The Fort Worth Stockyards is a glimpse into our city's rich cattle and ranching heritage, and the area's nightlife keeps much of that Cowtown flavor. Here, you're more likely to find a saloon than a bar and a honky tonk than a music hall.
On any given weekend night, the place is bustling. With the nearest parking garage being in downtown, parking in the Stockyards isn't always easy, but it's doable with street parking or by taking advantage of several $5 parking lots.
Once you find Main Street and East Exchange Ave you're in the center of the action. On a recent visit, the scene reminded me of a large block party. Most men were in full cowboy regalia with cowboy hats and oversized belt buckles being the norm. Our first stop, the White Elephant Saloon, was crowded and lively. As a local band was setting up, groups of revelers piled into long picnic tables, ordered beers, and picked up food orders from Tim Love's Love Shack next door. The saloon had one of the quirkier bar decor layouts I've ever seen with dozens of cowboy hats lining the ceiling along with the famous (former) owner's name. Scott Burgess and the Gringo Kings took the stage with some classic country tunes with some off-color and hilarious lyrics. By 8pm the place was standing-room-only.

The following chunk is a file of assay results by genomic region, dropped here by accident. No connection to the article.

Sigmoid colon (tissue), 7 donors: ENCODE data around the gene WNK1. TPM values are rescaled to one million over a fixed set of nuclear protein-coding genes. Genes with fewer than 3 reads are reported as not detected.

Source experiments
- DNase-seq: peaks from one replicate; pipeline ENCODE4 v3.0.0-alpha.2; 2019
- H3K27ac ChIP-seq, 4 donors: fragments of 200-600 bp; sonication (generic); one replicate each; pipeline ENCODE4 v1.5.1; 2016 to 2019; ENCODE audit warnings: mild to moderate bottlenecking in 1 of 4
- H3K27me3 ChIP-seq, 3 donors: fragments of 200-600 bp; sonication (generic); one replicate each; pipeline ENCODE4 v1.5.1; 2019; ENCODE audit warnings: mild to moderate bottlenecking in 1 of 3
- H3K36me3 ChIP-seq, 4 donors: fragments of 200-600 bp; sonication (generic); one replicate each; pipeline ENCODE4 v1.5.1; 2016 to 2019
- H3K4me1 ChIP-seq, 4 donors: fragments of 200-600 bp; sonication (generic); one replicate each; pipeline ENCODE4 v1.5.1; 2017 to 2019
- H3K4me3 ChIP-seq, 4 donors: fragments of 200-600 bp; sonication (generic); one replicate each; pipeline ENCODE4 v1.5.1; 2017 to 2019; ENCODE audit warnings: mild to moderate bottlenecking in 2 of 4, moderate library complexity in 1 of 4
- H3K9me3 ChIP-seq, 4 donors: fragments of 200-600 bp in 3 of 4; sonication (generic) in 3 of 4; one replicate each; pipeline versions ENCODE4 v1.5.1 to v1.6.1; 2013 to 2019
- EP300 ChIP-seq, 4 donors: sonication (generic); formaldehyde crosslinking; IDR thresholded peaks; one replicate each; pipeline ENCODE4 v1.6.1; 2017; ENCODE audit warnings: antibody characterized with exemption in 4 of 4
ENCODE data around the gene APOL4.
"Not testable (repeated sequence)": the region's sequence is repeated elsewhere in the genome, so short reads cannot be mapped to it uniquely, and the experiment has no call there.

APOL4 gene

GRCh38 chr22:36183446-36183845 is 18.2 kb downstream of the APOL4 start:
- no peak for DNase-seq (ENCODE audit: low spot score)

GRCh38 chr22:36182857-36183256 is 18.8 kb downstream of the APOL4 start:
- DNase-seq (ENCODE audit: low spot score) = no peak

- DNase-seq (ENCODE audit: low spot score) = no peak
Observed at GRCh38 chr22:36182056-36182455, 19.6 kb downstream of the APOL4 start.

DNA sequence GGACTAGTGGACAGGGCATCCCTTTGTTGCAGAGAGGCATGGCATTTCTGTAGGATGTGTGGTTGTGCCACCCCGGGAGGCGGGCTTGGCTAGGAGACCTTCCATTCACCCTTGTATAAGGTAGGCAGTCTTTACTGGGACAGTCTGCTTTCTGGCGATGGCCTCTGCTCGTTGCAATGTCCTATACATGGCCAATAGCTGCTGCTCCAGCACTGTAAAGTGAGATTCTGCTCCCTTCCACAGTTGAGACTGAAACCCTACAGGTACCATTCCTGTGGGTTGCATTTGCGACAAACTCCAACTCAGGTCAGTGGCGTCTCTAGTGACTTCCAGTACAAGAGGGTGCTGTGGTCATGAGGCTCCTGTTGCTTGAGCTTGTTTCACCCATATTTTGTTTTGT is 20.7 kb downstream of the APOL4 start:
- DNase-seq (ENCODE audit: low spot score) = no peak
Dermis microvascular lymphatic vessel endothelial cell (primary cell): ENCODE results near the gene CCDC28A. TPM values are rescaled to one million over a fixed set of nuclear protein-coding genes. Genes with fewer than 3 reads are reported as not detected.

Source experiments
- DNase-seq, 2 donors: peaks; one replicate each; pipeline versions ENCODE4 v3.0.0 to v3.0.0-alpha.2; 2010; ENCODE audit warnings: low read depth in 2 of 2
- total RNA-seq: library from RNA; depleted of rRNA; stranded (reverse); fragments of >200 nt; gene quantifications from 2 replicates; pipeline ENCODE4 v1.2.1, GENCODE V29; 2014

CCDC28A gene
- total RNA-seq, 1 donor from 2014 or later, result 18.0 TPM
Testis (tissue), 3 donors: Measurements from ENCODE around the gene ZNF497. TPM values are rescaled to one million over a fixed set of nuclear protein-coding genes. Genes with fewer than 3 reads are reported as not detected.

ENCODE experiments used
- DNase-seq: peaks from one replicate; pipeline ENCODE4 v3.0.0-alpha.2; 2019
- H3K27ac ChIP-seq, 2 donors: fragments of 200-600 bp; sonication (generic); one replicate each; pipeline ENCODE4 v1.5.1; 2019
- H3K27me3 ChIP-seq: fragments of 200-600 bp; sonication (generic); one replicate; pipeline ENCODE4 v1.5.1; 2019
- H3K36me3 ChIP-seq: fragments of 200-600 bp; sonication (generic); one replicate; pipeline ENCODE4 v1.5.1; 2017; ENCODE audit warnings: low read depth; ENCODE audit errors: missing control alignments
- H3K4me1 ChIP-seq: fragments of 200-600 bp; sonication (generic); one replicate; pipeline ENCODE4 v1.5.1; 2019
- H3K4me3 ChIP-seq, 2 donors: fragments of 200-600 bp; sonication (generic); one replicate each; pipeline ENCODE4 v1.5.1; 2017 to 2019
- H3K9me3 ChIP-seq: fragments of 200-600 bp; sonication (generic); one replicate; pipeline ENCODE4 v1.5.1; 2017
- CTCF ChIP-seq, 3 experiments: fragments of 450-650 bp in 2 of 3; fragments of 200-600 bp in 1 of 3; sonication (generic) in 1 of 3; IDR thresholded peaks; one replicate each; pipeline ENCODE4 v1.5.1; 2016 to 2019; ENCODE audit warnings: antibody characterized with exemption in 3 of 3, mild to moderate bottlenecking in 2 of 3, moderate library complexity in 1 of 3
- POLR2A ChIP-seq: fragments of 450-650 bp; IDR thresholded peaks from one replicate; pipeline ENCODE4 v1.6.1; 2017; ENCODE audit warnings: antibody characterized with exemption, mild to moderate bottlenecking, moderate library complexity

Across from Main Street you'll find another hotspot, the Whiskey Girl Saloon. Like the White Elephant Saloon, the draw here is the music. Whiskey Girl is light on the decor and heavy on the dance space, which makes it one of the better spaces to boot scootin' boogie. The best way to keep up with their music lineup is on their Facebook page.
Fort Worth's most famous destination for music is Billy Bob's Texas, famously crowned the world's biggest honky tonk. With a capacity of 6,000, 20 bar stations, several music stages, arcade and billiards tables, there's little left wanting from the Billy Bob's experience. Pretty much every big name country singer has performed here, but most nights you can find local and regional acts. Upcoming bands include the iconic rock group REO Speedwagon and Texas country singer, Bart Crow.
There's no shortage of live music spots in the Historic Stockyards area. We ended our night in one of several less glitzy bars. The Basement Bar had no cover, $2 cans of Lone Star and Bud Light, plus a nice selection of Rahr & Sons Brewing Company seasonal beers. There weren't any bands playing that night and no one was dancing, but the bar offered a nice break from the action outside. I might have to learn the Texas Two-Step and try this area again.